Monday, September 12th, 2016

1. Remember where you came from: land and people.

South Buffalo, New York. April 1981.

There are so many places and people we have all come from. Moments of welcome. Of feasts and farewells. I didn’t start in this lifetime. I come from many people. Some of whom I know. Others who I don’t and never will, but their blood runs in mine. Their memories and ideas and choices. Their discoveries and hardships, their ways and who they loved and where they lived – formed me and inform me, usually without me having any knowing as such.

We each arrive to a place, a passport, a culture, a language, and a set of circumstances that were whirling before our birth and now welcome us into the mix. The two people that came together to make us were once children themselves. Maybe they planned on or didn’t plan on being parents. Either way, here they are looking down at parts of themselves, reworked into a new being. A new life. An extension of their own.

To think that my life started so, so long ago as part of so many people all over the world coming together into my two parents astounds me: the exponential quality both understood and totally unfathomable, the amount of gratitude and praise and grief and care and responsibility… it takes my problems and wishes and doubts and relationships into part of a long stride while also having such an impact in every direction on those yet to come.

My grandmother, with her husband, created four children. Those four children, along with their partners, created eighteen grandchildren. By the time my grandmother passed away, those children grew up, found love, and created eleven more people. Now there are at least double that plus great, great. Great. That’s a lot of people! Without my grandmother and grandfather being together, to date, fifty-something people would have never existed.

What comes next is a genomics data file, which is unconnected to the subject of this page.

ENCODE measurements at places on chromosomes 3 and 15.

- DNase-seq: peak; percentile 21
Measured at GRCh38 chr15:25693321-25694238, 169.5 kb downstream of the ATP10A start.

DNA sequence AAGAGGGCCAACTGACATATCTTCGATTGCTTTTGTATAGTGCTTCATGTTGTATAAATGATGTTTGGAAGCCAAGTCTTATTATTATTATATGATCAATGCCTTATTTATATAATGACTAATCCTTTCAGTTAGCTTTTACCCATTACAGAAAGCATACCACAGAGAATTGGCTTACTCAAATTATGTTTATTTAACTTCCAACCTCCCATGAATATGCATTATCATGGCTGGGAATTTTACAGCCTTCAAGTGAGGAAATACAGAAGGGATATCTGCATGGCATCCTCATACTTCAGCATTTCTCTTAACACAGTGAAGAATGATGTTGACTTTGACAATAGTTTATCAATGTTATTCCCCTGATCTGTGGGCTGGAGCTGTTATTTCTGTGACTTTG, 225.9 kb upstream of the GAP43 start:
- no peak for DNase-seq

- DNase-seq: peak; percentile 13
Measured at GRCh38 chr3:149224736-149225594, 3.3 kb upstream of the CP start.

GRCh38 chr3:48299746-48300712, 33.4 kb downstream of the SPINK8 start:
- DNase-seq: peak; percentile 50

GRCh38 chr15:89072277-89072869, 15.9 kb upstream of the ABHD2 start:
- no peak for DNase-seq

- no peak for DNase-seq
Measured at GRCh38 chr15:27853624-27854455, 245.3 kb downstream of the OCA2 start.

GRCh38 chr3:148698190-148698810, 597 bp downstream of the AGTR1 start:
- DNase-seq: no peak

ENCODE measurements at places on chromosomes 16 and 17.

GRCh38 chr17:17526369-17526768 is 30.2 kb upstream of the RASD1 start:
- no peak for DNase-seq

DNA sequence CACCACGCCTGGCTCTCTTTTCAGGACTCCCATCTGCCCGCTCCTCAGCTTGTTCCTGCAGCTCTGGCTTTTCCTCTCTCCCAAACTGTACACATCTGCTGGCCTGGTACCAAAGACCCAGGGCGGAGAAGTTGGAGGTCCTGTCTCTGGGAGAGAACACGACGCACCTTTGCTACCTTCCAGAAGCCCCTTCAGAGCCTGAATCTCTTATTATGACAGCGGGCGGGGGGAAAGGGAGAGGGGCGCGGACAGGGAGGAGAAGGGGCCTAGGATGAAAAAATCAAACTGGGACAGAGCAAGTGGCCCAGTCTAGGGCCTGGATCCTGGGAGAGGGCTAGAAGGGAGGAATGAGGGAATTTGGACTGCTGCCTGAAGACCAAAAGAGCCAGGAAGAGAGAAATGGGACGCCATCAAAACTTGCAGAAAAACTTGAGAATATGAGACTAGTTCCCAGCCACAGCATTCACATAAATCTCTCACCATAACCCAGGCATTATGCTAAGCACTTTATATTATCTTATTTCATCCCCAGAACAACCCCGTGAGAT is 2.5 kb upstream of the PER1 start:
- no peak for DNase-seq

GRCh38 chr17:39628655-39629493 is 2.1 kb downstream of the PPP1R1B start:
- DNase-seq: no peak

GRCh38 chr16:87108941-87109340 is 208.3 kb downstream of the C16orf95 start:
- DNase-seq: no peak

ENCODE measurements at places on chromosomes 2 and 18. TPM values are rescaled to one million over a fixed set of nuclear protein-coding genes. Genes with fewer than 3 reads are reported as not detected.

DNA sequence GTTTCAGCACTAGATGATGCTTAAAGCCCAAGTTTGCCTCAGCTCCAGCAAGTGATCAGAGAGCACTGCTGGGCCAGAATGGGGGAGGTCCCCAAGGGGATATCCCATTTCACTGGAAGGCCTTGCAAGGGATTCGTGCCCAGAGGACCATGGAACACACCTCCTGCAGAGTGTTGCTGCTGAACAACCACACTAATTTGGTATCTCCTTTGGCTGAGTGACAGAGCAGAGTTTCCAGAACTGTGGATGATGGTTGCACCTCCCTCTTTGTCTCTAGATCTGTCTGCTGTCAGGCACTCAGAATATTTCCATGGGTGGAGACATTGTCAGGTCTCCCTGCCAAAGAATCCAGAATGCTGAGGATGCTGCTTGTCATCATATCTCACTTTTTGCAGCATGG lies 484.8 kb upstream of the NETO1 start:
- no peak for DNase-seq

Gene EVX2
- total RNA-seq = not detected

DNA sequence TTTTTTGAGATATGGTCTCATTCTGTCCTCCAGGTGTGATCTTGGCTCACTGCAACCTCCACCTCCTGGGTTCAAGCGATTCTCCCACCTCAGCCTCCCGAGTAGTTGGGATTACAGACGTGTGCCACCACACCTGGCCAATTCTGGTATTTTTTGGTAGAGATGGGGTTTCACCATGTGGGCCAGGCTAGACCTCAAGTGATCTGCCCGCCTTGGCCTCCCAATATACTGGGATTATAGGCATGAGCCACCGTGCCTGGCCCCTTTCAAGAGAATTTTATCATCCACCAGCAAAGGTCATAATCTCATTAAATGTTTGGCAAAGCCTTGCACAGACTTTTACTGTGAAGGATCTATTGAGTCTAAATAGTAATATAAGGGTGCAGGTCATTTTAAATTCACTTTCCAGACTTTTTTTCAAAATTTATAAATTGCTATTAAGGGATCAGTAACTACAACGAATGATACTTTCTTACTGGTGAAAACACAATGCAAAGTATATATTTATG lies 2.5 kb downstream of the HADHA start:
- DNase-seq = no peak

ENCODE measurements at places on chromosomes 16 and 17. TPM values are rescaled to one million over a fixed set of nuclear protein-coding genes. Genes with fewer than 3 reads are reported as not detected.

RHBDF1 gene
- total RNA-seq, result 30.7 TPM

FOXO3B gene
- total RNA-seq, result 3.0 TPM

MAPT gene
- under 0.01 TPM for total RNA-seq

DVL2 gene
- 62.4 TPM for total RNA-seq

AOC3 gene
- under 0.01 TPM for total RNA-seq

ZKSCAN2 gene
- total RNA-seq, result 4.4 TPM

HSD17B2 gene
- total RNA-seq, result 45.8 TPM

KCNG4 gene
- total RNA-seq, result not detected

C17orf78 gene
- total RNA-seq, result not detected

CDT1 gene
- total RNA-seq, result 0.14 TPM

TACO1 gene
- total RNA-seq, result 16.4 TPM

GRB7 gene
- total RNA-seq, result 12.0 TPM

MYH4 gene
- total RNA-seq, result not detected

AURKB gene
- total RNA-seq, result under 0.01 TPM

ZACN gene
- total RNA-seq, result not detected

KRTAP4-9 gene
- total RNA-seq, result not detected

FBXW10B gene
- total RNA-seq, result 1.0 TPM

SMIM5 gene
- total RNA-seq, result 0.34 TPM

My mom and dad and both of their parents were all from Buffalo. Snow and football and all. My parents met in a bar in South Buffalo called O’Malley’s, where my dad worked. They had their first date on the fourth of July at a picnic near Buffalo and became husband and wife a few years later and settled down in Buffalo.

I arrived three weeks later than I was expected to: a new native of Buffalo.

Like my mom’s name, Dawn, I was named for new beginnings. A name that also means barn dances. Spelled like the Hindu goddess but with a line over the A to make it sound long. Kāli.

My tree stretches with great grandparent seeds from Ireland and Ukraine and Germany, and at times if I listen carefully, I can feel the food and music and countrysides of those places running through my veins too, but closer to the surface is my Buffalo: streets and eats and all four seasons. I learned from early on that Buffalo isn’t a place that one leaves or can leave behind. Buffalo is a way of life: roots and baggage, weight and wings, an anchor, a heartbeat.

I grew up hearing sentiments that echoed, “Blood is thicker than water” and “All is fair in love and war.” I don’t believe in these sayings. I quickly learned about those who worked hard to raise me no matter what and that there is hunger for justice deeply embedded within each of us. I want to live by the truth, choosing how to speak my identity and lineage and testify how it’s not war but love that provides:

I am Kāli Quinn
Daughter of Thom and Dawn
Raised alongside Evan
By a dog named Beckett
With Ukrainian Eggs from the Broadway Market
And Irish Dancing of Southern Buffalo
Introduced by second-generation American grandparents
Of the Old First Ward
A Papa on one side who dyed his beard green on St. Patrick’s Day
A Grandma on the other who made pierogi and potato pancakes
And fed by countless teachers and seeds of creativity.

Held in the palm of the great Lake Erie
A place originally inhabited by the Attawandaron
And then blessed by the Seneca
Keepers of the Western Door
And one of the five tribes of the Iroquois People
Called River of Horses by the French
And occupied by the British at Fort Niagara
Years later the conclusion of the Erie Canal
And terminus of the Underground Railroad
City of Lackawanna Steel
And Good Neighbors shoveling snow.
Raised on values of love, curiosity, compassion and connection

I am Kāli Quinn
Child of the Universe
Roaming the earth
Since Earthday 1981.​


Where and whom do you come from? How does that connect to where you are now?

Write the poetry of you in any way you’d like.